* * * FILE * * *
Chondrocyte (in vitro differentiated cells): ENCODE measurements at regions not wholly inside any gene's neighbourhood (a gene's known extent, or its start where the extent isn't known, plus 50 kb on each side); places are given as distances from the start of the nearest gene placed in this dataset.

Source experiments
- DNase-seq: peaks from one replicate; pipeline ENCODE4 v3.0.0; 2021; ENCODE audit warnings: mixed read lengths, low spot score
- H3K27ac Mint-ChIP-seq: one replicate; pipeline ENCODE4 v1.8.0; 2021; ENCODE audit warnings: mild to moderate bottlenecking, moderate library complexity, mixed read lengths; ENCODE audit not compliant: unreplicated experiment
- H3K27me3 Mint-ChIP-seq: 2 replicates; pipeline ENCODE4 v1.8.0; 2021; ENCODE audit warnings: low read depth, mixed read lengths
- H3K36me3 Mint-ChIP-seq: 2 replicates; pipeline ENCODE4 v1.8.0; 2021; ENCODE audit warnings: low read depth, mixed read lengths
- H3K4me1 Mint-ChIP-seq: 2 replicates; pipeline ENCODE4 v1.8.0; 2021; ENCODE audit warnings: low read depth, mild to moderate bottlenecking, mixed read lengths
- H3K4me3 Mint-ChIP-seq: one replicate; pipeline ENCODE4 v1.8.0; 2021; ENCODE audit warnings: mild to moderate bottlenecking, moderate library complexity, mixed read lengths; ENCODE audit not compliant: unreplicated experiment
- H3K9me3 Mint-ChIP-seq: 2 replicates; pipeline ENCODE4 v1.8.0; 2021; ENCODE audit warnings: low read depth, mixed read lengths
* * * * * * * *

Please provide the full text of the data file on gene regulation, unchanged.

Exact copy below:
Chondrocyte (in vitro differentiated cells): ENCODE measurements at regions not wholly inside any gene's neighbourhood (a gene's known extent, or its start where the extent isn't known, plus 50 kb on each side); places are given as distances from the start of the nearest gene placed in this dataset.

Source experiments
- DNase-seq: peaks from one replicate; pipeline ENCODE4 v3.0.0; 2021; ENCODE audit warnings: mixed read lengths, low spot score
- H3K27ac Mint-ChIP-seq: one replicate; pipeline ENCODE4 v1.8.0; 2021; ENCODE audit warnings: mild to moderate bottlenecking, moderate library complexity, mixed read lengths; ENCODE audit not compliant: unreplicated experiment
- H3K27me3 Mint-ChIP-seq: 2 replicates; pipeline ENCODE4 v1.8.0; 2021; ENCODE audit warnings: low read depth, mixed read lengths
- H3K36me3 Mint-ChIP-seq: 2 replicates; pipeline ENCODE4 v1.8.0; 2021; ENCODE audit warnings: low read depth, mixed read lengths
- H3K4me1 Mint-ChIP-seq: 2 replicates; pipeline ENCODE4 v1.8.0; 2021; ENCODE audit warnings: low read depth, mild to moderate bottlenecking, mixed read lengths
- H3K4me3 Mint-ChIP-seq: one replicate; pipeline ENCODE4 v1.8.0; 2021; ENCODE audit warnings: mild to moderate bottlenecking, moderate library complexity, mixed read lengths; ENCODE audit not compliant: unreplicated experiment
- H3K9me3 Mint-ChIP-seq: 2 replicates; pipeline ENCODE4 v1.8.0; 2021; ENCODE audit warnings: low read depth, mixed read lengths